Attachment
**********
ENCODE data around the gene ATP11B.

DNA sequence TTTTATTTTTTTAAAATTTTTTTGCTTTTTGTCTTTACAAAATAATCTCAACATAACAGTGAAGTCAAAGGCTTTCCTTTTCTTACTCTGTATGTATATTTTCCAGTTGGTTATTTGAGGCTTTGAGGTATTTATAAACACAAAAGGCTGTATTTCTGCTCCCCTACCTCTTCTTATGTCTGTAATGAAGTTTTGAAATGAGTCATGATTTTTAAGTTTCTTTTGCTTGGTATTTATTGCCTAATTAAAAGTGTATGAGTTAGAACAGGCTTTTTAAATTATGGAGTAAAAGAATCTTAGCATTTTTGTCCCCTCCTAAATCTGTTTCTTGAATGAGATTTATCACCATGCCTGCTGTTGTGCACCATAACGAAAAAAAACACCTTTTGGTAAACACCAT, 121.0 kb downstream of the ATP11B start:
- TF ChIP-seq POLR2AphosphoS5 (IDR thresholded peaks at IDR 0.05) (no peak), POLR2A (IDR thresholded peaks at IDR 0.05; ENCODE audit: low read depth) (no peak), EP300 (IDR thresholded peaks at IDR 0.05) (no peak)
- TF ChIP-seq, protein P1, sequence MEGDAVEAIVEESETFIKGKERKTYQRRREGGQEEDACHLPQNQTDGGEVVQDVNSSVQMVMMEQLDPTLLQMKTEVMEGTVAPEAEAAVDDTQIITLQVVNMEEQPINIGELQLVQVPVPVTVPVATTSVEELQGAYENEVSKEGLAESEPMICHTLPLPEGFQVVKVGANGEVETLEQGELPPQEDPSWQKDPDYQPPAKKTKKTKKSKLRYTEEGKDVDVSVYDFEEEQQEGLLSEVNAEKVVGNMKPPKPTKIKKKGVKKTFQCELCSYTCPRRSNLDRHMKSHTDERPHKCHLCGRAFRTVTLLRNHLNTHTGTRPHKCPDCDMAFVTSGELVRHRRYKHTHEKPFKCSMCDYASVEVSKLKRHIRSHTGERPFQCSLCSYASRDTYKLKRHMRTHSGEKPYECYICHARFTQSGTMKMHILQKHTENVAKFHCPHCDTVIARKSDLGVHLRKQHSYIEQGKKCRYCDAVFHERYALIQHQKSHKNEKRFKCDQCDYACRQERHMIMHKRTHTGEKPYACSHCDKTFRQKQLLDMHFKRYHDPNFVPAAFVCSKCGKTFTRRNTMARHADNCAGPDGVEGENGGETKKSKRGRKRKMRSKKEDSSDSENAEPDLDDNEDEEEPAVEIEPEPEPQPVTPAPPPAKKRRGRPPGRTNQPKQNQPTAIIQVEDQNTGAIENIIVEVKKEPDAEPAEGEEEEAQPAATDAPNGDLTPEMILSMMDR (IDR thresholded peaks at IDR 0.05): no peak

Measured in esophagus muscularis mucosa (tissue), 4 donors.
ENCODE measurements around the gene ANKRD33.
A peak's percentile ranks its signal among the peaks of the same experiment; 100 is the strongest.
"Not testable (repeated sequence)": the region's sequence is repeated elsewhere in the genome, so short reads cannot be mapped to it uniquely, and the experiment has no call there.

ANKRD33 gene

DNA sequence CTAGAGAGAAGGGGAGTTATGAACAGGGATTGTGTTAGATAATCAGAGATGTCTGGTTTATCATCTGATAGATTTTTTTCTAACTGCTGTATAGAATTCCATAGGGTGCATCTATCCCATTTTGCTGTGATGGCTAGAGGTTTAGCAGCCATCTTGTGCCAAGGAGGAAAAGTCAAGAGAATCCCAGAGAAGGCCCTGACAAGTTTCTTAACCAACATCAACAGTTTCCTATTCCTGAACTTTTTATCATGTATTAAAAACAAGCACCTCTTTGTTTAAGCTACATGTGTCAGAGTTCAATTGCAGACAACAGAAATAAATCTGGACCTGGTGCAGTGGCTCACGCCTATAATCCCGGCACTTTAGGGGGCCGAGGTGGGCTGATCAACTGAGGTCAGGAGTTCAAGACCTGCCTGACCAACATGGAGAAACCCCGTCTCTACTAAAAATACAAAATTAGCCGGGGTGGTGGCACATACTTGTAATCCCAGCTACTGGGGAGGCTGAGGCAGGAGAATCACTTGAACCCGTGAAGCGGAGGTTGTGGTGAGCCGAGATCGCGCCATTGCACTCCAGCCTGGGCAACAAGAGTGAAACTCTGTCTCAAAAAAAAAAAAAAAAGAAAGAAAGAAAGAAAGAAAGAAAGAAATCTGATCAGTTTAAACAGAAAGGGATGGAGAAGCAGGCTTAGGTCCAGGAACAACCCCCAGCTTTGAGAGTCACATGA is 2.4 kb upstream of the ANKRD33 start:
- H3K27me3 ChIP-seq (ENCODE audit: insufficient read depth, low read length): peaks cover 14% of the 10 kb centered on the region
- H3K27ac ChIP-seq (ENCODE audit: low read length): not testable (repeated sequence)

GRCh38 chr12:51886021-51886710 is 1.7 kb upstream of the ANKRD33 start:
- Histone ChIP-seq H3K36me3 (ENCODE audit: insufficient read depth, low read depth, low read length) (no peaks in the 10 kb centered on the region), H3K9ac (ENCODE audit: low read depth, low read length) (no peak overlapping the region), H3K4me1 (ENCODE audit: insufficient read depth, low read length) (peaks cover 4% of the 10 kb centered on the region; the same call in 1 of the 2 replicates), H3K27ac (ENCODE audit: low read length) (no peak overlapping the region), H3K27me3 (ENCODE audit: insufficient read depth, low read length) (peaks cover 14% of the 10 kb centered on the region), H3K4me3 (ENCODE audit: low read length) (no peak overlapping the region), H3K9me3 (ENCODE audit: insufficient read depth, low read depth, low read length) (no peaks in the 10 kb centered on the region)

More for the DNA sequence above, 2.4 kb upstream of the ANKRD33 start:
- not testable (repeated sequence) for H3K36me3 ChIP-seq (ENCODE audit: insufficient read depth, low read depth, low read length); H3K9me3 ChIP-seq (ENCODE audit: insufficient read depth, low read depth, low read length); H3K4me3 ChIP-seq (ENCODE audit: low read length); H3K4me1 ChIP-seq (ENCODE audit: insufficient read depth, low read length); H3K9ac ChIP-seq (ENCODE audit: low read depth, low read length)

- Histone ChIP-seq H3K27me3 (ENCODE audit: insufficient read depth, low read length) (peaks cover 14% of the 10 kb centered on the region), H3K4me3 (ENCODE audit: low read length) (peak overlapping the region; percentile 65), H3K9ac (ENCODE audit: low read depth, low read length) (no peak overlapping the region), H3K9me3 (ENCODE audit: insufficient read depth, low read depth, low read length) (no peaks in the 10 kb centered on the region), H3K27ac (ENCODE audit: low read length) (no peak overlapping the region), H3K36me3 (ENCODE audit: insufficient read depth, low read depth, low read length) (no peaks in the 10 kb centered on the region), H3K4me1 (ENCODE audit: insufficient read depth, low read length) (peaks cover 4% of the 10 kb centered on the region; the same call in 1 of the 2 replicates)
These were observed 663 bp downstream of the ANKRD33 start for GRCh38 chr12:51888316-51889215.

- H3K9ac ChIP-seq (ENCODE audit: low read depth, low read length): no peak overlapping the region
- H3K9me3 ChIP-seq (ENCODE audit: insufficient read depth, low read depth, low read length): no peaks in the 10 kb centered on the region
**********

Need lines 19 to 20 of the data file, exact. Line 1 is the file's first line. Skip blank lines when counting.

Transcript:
- H3K9ac ChIP-seq (ENCODE audit: low read depth, low read length): no peak overlapping the region
- H3K9me3 ChIP-seq (ENCODE audit: insufficient read depth, low read depth, low read length): no peaks in the 10 kb centered on the region